TOPICS: Business/Economy; Crime/Corruption; Politics/Elections; US: Wisconsin
KEYWORDS: hillary; hillaryclinton; johndoe; persecution; secretwar; walker; witchhunt
There are many links to associated stories at the source. Read the article there if you are interested.
1 posted on 02/20/2014 7:36:43 AM PST by afraidfortherepublic
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To: afraidfortherepublic; Hunton Peck; Diana in Wisconsin; P from Sheb; Shady; DonkeyBonker; ...

Full background on the “John Doe” persecution of Gov. Walker.

FReep Mail me if you want on, or off, this Wisconsin interest ping list.

2 posted on 02/20/2014 7:38:35 AM PST by afraidfortherepublic
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To: afraidfortherepublic

You’re right - those other links really flesh out the sordid story of a rank political witch-hunt. I especially liked the articles that spoke of Erick O’Keefe, a guy who dared to speak out against the prosecutorial malpractice.

It reminds me of the “death by a thousand cuts” attacks on Sarah Palin which distracted her from her official duties with endless (and unfounded) allegations of misconduct. The intent isn’t so much to right an obvious wrong as it is to wear a person out through constant harassment.

The right will continue to lose ground if they persist in fighting these guys but not matching their tactics.

3 posted on 02/20/2014 8:14:38 AM PST by rockrr (Everything is different now...)
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To: rockrr

I’ve added ‘witchhunt’ to the list of key words.

4 posted on 02/20/2014 8:27:58 AM PST by afraidfortherepublic
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To: afraidfortherepublic

There should be fertile ground here for a republican prosecutor. Rule number 1: whatever sneaky thing a Democrat accuses a conservative of wrong doing, rest assure that Democrat has refined in practice that sneaky trick.

5 posted on 02/20/2014 8:29:21 AM PST by LoneRangerMassachusetts (The meek shall not inherit the Earth)
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To: afraidfortherepublic

This is 100% ginned up.

All smoke and mirrors. All witch hunt type persecution, but worse

It is the sort of thing sophisticated dictatorships do to their opposition under seemingly legal means.

It rule by law, not rule of law.

It is premised on the opposition organizing together being illegal.

The secrecy is part and parcel of the dictatorship modus operandi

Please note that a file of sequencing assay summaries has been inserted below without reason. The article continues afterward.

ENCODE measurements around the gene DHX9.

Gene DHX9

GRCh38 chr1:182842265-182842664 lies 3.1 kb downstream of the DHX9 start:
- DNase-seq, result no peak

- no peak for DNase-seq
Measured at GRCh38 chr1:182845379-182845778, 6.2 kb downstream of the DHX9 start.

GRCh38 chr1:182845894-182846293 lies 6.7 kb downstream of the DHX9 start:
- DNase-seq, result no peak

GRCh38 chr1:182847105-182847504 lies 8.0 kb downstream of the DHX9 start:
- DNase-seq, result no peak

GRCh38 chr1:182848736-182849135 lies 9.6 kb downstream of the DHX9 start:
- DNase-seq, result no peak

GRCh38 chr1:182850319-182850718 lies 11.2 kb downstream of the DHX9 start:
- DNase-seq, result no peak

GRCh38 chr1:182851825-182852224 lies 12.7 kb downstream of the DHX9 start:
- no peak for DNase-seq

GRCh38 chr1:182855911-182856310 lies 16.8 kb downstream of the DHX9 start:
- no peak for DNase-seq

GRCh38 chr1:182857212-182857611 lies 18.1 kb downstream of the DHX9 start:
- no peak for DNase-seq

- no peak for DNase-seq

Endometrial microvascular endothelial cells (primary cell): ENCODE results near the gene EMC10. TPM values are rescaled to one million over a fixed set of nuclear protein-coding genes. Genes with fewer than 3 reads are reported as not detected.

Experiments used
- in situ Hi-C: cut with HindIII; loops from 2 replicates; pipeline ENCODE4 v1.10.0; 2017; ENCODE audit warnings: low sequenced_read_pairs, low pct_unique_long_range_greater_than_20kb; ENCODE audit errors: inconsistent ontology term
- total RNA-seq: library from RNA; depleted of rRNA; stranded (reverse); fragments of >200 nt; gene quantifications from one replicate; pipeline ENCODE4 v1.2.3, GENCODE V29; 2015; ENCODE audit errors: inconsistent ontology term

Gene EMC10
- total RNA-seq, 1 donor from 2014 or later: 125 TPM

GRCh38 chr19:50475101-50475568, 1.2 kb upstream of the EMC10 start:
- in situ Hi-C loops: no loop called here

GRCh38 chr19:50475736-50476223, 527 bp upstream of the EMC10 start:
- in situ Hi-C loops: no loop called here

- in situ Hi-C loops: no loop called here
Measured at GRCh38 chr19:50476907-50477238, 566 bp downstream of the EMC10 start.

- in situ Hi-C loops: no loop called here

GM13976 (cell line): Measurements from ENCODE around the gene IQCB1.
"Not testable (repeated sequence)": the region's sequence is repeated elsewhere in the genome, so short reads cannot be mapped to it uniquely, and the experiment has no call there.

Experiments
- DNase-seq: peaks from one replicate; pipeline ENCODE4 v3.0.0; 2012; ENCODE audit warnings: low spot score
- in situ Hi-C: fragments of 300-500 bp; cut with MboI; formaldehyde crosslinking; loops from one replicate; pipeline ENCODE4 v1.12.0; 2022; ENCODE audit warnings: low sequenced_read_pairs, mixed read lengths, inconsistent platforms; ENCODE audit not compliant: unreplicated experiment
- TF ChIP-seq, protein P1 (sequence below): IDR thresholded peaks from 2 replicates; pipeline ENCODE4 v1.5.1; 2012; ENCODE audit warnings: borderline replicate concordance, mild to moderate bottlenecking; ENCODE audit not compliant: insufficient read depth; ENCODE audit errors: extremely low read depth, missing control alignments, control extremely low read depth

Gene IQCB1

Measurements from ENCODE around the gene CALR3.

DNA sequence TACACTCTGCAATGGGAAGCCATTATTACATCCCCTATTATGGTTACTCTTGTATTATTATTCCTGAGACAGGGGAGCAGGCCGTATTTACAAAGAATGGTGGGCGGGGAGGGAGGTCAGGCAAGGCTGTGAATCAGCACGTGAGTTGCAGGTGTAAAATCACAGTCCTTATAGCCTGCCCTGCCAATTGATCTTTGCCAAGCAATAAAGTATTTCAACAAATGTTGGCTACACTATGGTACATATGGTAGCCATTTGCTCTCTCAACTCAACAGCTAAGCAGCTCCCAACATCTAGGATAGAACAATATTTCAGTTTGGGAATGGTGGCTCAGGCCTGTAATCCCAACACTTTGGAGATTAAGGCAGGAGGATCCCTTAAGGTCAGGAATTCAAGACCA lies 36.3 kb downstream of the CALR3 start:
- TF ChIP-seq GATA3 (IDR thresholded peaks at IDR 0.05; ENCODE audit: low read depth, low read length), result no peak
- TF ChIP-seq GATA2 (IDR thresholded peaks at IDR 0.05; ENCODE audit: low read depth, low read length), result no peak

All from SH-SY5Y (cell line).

This is dark.

6 posted on 02/20/2014 8:47:05 AM PST by ifinnegan
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To: ifinnegan

I take some comfort in the belief that, should Republicans ever get the stones to fight back in a similar manner, the troves of documents generated by Democrat politicians and their supporters (unions, environmental loons, green businesses looking for subsidies) will contain far more clear evidence of lawbreaking than they would ever find in Walker’s emails, etc.

One way we will know that the GOP is finally willing to take the fight to the level that Democrats always operate at is whether or not they decide to jettison the filibuster rule entirely if they re-take the U.S. Senate. The Dems fired the first (foolish) shot by dropping it for approving some Presidential appointments. The GOP needs to take it to the logical conclusion, drop it completely, and start sending up legislation that will fix the mess we’re in.

A good start would be defunding most of the agencies causing the trouble, including the EPA, the IRS, NSA, the NLRB, etc. They should take a cue from Walker, who has defunded the Secretary of State’s position to the point where LaFollette, a lifelong Democrat who keeps winning re-election, has nothing left to do, and no money to do anything he might want to try.

Tommy Thompson did the same thing to the Wisconsin Dept of Public Instruction when he was in office, cutting their budget to the point that all they could afford to do was the tasks assigned to them by law, with no money left over for messing with the schools. The IRS, for example, should be cut to bare bones, just enough to collect taxes and issue refunds. Then simplify the tax law and cut them even further until one person with a good computer can administer national taxes. Impossible, I know, but it’s always good to have a goal in mind.

7 posted on 02/20/2014 9:34:47 AM PST by Norseman (Defund the Left-Completely!)
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To: Norseman

I predict that, should the GOP take the senate, there will soon be a bipartisan ‘gang’ that reestablishes the status quo ante. Because, you know, ‘reaching across the aisle’ has been so good for the republicans and the Republic.

8 posted on 02/20/2014 9:49:41 AM PST by pluvmantelo (The thing of it is, we must live with the living- Michel de Montaigne)
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To: Norseman

I appreciate what you wrote.

9 posted on 02/20/2014 10:36:52 AM PST by ifinnegan
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To: pluvmantelo

>>I predict that, should the GOP take the senate, there will soon be a bipartisan ‘gang’ that reestablishes the status quo ante.<<

I can understand the cynicism, but the Democrats really did screw up when they partially dropped the filibuster.

This country is on the edge. If the GOP takes the Senate, I believe they will do what’s necessary and drop the filibuster entirely. The only reason the Gang of Whatever was necessary in the first place was to get around the Senate filibuster. That’s why it was always a Senate Gang, not a House Gang.

If the GOP wins the Senate and dumps the filibuster, Obama is going to find out what it’s like to be financially emasculated. If he can still afford Valerie Jarrett’s salary, much less her secret service detail, the GOP will not be cutting deep enough. I think they will, and it will be Senators like Cruz leading the way.

Dreaming? Sure, but that’s what should happen if the GOP retakes the Senate.

10 posted on 02/20/2014 8:26:47 PM PST by Norseman (Defund the Left-Completely!)
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To: Norseman

I hope you’re correct.

11 posted on 02/20/2014 11:16:04 PM PST by pluvmantelo (The thing of it is, we must live with the living- Michel de Montaigne)
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To: afraidfortherepublic

The media isn’t biased. The media is the news arm of the DNC (or the liberal agenda whichever comes first).

12 posted on 02/21/2014 3:36:10 AM PST by 1010RD (First, Do No Harm)